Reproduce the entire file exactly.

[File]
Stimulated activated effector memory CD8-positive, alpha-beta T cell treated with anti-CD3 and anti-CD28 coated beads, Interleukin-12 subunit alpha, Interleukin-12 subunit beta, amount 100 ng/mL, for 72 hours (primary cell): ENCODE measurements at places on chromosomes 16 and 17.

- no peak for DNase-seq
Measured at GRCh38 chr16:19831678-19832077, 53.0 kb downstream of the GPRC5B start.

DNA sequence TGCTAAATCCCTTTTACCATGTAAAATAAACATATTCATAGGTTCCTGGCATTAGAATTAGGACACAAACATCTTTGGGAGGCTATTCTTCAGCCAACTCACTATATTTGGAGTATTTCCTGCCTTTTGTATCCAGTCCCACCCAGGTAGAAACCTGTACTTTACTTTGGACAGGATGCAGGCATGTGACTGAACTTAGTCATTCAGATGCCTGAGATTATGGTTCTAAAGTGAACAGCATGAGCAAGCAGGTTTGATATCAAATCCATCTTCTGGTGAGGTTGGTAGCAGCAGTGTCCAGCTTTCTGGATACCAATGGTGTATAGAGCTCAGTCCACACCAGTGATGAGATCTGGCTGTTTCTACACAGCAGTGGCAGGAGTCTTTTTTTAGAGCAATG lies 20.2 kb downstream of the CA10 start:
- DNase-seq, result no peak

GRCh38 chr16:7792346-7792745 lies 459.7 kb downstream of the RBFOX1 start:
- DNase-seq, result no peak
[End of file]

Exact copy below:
Stimulated activated effector memory CD8-positive, alpha-beta T cell treated with anti-CD3 and anti-CD28 coated beads, Interleukin-12 subunit alpha, Interleukin-12 subunit beta, amount 100 ng/mL, for 72 hours (primary cell): ENCODE measurements at places on chromosomes 16 and 17.

- no peak for DNase-seq
Measured at GRCh38 chr16:19831678-19832077, 53.0 kb downstream of the GPRC5B start.

DNA sequence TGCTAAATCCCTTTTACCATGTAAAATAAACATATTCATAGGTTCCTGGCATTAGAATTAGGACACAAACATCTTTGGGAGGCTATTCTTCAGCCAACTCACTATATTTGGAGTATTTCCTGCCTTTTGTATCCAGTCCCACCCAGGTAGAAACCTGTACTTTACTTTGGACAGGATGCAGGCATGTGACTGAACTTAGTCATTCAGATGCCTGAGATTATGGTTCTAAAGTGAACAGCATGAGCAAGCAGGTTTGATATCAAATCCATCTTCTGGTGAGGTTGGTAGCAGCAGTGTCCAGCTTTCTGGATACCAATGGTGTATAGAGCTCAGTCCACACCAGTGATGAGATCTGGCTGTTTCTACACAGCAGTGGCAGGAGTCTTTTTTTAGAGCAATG lies 20.2 kb downstream of the CA10 start:
- DNase-seq, result no peak

GRCh38 chr16:7792346-7792745 lies 459.7 kb downstream of the RBFOX1 start:
- DNase-seq, result no peak